A pair of New Zealand researchers restored the first recording of computer generated music – a 1951 BBC recording of a tune made by one of Alan Turing’s computers.
Alan Turing is best known for the role he played breaking the Nazi’s Enigma code in WWII, which was dramatised in the Oscar-winning film The Imitation Game. But Turing also dabbled in computer music, which laid the foundations for synthesisers as well as modern electronic music.
Although Turing was responsible for programming the first notes of the computer, he was not at all interested in programming the computer to play conventional music. Rather, he used the different notes he created to enable the user to ‘listen in’ to the computer functions.
For instance, Turing programmed one note to indicate ‘job finished’ and another for ‘error when transferring data from the magnetic drum’. He left it to a school teacher and pianist Christopher Strachey to create an actual song.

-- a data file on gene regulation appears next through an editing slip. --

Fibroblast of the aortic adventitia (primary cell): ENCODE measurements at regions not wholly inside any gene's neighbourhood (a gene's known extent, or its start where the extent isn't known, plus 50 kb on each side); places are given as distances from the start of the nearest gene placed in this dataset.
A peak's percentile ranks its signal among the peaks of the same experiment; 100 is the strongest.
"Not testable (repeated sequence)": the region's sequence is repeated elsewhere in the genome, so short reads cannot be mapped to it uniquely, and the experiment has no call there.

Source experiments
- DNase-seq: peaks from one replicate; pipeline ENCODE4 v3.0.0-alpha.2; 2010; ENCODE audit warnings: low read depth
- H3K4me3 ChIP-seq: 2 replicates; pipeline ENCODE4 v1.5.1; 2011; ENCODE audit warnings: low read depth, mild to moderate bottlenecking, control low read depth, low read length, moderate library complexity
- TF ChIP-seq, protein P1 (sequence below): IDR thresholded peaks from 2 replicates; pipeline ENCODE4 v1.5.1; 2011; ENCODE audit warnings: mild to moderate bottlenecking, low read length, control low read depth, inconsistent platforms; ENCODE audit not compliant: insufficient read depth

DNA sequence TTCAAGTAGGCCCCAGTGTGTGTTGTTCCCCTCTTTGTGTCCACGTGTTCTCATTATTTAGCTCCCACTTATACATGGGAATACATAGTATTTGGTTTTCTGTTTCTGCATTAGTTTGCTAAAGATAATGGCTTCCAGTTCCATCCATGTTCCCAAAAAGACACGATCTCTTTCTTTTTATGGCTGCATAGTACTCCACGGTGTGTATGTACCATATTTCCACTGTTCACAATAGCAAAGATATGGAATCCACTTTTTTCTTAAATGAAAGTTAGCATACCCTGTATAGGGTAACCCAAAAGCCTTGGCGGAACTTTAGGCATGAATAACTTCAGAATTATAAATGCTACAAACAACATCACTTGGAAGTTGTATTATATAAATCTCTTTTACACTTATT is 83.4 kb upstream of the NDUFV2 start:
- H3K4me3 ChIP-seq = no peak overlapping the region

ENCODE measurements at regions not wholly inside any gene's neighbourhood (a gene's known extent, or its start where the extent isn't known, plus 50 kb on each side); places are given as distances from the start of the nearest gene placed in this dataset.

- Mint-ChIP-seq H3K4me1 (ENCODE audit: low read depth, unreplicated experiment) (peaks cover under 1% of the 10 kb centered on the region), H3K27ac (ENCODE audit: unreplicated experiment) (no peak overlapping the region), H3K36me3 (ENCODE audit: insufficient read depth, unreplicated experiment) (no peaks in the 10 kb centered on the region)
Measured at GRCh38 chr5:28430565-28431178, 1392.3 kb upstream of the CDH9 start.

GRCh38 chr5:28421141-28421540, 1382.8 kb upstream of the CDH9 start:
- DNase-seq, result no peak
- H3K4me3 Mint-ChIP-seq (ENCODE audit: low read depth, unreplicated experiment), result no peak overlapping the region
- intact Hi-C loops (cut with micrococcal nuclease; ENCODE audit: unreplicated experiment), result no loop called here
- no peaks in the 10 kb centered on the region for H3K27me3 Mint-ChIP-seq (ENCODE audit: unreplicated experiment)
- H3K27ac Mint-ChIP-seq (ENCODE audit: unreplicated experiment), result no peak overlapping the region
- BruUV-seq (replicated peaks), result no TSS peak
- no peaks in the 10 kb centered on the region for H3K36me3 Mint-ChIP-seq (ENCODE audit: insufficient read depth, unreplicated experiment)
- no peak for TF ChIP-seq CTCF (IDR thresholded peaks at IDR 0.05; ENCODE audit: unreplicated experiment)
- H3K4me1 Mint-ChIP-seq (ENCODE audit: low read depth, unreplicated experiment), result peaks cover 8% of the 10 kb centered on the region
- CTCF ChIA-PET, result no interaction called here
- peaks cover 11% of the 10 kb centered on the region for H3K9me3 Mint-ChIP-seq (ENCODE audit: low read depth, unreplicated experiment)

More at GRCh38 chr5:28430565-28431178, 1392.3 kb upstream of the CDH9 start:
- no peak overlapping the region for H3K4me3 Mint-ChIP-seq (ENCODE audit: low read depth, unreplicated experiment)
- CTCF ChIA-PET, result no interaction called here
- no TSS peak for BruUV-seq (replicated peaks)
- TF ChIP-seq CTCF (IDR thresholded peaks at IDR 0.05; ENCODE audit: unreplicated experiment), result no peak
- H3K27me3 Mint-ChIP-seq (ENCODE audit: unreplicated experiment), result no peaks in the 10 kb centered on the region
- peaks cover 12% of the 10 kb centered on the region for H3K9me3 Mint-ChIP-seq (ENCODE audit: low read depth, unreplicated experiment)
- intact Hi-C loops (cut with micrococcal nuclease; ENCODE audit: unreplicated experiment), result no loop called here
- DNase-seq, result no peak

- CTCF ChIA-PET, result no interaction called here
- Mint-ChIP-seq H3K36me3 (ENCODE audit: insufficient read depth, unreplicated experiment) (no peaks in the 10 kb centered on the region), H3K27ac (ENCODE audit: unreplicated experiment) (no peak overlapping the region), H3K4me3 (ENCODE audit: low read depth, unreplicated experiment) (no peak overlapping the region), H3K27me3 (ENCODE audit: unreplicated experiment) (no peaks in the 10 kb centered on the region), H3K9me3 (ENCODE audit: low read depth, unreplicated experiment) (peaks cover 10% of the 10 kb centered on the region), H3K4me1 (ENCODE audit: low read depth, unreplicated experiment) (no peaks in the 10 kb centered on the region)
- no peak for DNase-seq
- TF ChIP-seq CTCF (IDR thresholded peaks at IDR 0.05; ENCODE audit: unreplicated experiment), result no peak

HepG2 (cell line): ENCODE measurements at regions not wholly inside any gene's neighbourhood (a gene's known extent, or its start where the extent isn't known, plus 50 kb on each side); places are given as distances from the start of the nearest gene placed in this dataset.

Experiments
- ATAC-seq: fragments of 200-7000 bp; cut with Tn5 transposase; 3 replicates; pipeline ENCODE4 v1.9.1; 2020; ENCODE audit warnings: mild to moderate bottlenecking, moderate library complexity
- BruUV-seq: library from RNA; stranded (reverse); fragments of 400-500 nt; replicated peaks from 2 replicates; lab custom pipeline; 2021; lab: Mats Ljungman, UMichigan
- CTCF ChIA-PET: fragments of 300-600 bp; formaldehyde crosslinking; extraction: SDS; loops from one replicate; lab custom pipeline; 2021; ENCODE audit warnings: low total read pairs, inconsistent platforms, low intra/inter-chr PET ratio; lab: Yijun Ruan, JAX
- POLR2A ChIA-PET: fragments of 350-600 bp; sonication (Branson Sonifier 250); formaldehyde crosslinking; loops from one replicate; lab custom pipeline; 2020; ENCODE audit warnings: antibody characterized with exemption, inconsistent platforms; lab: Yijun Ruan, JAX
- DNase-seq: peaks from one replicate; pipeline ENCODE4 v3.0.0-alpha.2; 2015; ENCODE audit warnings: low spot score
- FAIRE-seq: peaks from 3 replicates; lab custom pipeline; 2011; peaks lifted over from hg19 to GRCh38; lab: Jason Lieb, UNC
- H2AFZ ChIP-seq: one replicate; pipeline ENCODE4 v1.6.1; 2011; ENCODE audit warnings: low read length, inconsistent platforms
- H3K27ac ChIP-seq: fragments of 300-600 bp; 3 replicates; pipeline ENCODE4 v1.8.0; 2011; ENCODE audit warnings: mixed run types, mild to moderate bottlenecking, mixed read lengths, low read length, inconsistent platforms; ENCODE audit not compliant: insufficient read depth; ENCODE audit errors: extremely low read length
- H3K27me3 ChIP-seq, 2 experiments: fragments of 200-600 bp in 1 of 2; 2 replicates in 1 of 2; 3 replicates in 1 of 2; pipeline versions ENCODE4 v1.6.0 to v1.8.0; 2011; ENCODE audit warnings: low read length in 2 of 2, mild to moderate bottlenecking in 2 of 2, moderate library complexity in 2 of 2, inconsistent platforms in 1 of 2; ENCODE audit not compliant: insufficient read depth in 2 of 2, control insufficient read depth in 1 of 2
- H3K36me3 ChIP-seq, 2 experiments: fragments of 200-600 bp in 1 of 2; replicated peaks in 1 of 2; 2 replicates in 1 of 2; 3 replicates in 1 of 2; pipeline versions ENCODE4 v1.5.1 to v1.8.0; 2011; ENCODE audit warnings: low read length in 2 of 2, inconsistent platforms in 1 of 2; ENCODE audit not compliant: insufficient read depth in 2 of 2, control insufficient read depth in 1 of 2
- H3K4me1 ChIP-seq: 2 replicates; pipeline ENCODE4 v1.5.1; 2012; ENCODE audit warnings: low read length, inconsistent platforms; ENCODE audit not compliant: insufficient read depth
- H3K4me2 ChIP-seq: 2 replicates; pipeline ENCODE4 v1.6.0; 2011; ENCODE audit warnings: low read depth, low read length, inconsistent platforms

Strachey, using Turing’s computer and programming manual, worked overnight to get the computer to blare out a version of the British national anthem God Save the King.
The BBC recording was made several months after this event and included not only the national anthem but Baa Baa Black Sheep and the Glenn Miller track In the Mood. The tracks were recorded on a 12-inch acetate disc.
Jack Copeland from the University of Canterbury and composer Jason Long analysed the recording, adjusted its speed, chopped out some of the background sound, and the effects of a wobble in the recording (introduced probably during the disc cutting process).
You can listen to the recording here.
Originally published by Cosmos as Listen to Alan Turing’s computer music
Kate Goldberg is currently completing a Bachelor of Arts and Science at Monash University with majors in politics and genetics.
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